• The real event is simulated in three-dimensions using the event data 24. Preferably the simulation uses sophisticated rendering software, such as DirectX, to evoke a realistic three-dimensional environment. Preferably the environment can be seen from multiple points of view. For example, in the football game, the formations can be viewed in three-dimensions from on high (near the top of the stadium), from a mid-height (about goal post crossbar height), from shoulder height behind the quarterback, an in-helmet view, and a view that allows custom zoom and rotation. Preferably the parameters of the view, such as the distance from the players and distance from the field, can be customized. The simulation can be stopped and started by the user by inputting instructions through the gamepad. Viewing the simulations enables a user to learn the effects of the desired actions by repeated viewing of the real event data.
  • The scenario can be segmented into stages representing specific processes or periods of time. For example, in the football game, a scenario may pit an offensive play against a defensive play. The first stage is the huddle; followed by a down stage moving into formation; followed by the motion stage prior to the snap when the quarterback reads the defensive formation and make appropriate calls; followed by the snap and the stage after snap when the quarterback reads the progression and defensive coverages. In the preferred embodiment, the user can stop and start the scenario at each stage using the gamepad.
  • In another embodiment, a user can view the aggregate statistics for a series of real events to determine the tendencies or trends thereof. For example, in the football game the opponent may run a number of run plays, where the ball carrier runs in the gap between two of the other offensive players. The number of times each gap is entered, or hit, by the ball carrier is recorded. Conventionally these instances are recorded in a hit chart. For example, the table in FIG. 5 collates the hit data from two running plays named Eagle and Falcon. The present invention graphically displays the data from the hit chart so that the user can more easily learn the tendencies in the event from the real event data. See FIG. 6. which shows the hits in a bar chart from the perspective of the middle linebacker. This will enable the user to have a more successful response when the user is presented with a scenario in real time that he has not seen before in training. The graphical hit chart can be provided from the perspective of any player.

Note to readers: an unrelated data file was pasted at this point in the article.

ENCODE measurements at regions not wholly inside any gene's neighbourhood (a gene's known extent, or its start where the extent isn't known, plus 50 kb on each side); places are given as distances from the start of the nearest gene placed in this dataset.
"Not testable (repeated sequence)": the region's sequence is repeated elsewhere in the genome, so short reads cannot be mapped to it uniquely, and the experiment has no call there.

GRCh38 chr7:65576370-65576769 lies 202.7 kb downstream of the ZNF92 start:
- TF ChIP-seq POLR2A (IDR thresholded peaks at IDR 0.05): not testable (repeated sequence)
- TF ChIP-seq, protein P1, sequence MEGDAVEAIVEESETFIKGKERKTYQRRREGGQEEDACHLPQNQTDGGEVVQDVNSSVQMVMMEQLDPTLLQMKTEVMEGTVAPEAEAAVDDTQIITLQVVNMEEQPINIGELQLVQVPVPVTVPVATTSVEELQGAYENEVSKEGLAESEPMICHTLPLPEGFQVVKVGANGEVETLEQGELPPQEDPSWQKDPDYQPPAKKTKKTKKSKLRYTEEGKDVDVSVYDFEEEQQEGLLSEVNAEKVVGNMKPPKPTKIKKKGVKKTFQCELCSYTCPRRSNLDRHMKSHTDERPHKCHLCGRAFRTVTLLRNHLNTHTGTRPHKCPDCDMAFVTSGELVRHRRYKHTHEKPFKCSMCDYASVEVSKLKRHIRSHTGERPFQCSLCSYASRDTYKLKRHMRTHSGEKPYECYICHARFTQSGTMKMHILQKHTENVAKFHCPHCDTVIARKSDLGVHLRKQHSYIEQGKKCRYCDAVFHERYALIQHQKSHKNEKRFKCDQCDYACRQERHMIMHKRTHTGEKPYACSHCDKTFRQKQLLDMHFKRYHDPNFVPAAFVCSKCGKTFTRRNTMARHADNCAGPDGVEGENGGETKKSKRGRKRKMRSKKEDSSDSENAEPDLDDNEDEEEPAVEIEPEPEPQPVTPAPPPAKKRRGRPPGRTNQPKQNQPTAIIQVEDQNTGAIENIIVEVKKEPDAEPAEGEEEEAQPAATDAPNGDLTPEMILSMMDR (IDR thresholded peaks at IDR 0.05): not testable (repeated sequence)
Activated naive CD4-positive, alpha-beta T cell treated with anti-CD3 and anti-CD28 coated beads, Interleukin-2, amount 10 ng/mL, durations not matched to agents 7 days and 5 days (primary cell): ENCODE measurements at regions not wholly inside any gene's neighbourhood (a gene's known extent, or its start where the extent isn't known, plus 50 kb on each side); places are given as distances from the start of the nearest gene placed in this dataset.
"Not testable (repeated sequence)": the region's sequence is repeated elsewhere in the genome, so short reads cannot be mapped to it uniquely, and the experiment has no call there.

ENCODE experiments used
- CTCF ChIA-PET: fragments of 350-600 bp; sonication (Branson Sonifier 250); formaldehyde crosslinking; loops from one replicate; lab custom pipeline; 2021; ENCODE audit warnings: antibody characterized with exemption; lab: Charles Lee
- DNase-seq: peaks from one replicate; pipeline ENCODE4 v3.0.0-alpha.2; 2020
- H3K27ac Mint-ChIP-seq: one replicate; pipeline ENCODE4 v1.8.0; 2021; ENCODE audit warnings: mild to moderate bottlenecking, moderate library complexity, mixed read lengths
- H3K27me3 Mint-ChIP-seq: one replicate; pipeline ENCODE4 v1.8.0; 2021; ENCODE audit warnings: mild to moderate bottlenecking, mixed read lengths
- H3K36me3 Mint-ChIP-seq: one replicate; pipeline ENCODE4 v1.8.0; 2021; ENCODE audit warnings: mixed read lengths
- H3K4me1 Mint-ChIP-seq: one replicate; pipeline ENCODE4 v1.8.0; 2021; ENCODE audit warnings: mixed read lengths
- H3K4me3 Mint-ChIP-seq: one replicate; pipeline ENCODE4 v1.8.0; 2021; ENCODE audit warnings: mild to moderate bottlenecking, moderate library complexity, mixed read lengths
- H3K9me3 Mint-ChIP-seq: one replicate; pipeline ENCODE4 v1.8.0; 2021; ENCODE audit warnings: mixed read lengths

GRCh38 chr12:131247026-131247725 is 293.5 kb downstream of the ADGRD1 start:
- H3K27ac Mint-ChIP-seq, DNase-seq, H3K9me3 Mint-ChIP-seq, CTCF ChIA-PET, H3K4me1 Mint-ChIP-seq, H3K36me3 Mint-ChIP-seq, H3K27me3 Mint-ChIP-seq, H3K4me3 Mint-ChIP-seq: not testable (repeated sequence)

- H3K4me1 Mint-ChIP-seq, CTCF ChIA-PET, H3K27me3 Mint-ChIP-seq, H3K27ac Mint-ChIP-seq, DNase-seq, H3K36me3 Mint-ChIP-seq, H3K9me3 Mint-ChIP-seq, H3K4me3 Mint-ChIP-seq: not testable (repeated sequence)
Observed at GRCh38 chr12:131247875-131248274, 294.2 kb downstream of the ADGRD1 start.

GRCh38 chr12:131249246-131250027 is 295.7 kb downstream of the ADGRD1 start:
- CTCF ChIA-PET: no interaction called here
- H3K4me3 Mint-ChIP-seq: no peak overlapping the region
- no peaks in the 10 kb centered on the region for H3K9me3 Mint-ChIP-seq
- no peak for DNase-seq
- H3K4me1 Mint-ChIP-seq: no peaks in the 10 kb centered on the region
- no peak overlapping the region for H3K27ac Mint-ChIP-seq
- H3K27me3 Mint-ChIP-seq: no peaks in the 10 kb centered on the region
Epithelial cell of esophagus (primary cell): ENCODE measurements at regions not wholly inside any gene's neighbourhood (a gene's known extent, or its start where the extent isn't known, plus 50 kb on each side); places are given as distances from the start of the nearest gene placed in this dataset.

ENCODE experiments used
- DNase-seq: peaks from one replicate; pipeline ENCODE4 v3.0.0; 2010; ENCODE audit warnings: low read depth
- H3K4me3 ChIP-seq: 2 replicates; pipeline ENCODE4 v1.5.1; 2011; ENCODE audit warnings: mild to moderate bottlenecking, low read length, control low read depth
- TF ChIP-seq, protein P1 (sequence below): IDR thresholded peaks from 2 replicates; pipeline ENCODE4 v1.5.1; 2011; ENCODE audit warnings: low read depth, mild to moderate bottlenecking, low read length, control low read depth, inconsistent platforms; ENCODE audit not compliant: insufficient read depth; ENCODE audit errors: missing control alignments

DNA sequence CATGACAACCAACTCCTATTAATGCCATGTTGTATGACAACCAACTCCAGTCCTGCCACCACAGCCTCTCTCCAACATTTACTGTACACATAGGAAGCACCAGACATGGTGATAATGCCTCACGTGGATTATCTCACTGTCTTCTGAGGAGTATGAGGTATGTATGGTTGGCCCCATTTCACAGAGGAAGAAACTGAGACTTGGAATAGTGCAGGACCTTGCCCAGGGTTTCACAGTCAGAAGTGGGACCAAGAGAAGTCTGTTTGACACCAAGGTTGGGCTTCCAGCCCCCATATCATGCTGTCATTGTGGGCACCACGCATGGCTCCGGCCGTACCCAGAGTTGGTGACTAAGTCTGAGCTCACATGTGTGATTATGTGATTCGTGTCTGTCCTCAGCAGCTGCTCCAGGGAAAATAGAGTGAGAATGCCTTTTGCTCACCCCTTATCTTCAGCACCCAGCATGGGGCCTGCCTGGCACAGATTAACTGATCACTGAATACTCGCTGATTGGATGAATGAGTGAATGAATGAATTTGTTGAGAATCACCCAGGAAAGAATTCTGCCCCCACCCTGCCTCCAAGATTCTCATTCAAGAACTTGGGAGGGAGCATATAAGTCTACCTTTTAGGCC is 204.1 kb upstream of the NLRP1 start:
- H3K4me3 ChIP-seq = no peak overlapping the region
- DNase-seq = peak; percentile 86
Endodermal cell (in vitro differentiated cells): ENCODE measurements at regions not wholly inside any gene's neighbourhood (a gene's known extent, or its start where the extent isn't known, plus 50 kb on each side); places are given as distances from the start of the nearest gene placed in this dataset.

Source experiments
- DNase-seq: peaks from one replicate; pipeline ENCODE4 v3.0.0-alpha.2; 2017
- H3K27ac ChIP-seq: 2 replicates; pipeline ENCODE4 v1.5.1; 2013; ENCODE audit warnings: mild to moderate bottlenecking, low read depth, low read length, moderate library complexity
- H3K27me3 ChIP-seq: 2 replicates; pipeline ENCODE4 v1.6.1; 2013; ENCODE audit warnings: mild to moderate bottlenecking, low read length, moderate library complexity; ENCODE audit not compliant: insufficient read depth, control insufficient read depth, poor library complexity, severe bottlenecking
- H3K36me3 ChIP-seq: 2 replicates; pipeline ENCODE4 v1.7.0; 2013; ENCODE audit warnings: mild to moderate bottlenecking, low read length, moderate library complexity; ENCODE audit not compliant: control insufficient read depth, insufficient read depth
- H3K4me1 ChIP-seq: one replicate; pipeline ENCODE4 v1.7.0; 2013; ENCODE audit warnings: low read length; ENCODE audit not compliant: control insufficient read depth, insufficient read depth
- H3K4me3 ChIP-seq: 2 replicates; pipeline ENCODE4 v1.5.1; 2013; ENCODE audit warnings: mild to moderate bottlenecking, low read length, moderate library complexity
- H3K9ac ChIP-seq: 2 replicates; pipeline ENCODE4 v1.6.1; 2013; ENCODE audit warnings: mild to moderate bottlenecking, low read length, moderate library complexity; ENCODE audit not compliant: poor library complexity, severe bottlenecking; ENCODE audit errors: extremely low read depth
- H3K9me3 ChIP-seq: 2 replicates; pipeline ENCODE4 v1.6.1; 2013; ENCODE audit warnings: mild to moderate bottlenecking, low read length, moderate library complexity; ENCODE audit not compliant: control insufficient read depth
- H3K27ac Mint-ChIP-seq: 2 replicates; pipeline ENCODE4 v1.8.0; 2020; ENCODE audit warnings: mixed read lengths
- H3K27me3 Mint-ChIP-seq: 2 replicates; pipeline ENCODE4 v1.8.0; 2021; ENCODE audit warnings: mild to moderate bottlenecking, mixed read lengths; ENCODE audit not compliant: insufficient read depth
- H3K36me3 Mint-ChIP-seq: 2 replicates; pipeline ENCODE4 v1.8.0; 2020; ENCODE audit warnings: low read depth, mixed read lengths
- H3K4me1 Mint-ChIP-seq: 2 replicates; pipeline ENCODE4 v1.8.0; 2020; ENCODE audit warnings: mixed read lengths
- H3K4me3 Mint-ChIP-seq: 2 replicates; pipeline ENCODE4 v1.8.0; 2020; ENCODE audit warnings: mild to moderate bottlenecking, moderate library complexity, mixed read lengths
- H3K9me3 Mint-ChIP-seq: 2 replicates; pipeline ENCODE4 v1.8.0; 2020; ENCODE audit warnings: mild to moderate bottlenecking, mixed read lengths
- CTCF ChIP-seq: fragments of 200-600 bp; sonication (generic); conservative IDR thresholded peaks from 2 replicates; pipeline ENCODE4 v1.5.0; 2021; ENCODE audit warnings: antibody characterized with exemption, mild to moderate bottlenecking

• In addition to displaying the event simulation, the simulation also displays text information 51 for the user. For example, a coach can enter reminders to a user about specific aspects of his game that need to be improved. See FIG. 7.
  • One aspect of training the user is to test the user's analysis of the given scenario and his response to the real event data. For example, a quarterback in a football game needs to be able to quickly determine whether the offense has lined up in the formation he called in the huddle. In the football example where the user is the quarterback, the program queries 61 the quarterback at the snap stage as to which offensive formation is lined up. See FIG. 8. Similarly, the program can query the user about other aspects that a good quarterback needs to be aware of, such as the defensive formation, calling variables at the line of scrimmage prior to the snap, and progression reads checking-off receivers and reading defensive coverage after snap. The user responds to the queries via the gamepad by entering a text response, highlighting the appropriate object in the displayed image, or providing a graphical indication of the response. The responses are compared and the user judged on his performance, as described in more detail below.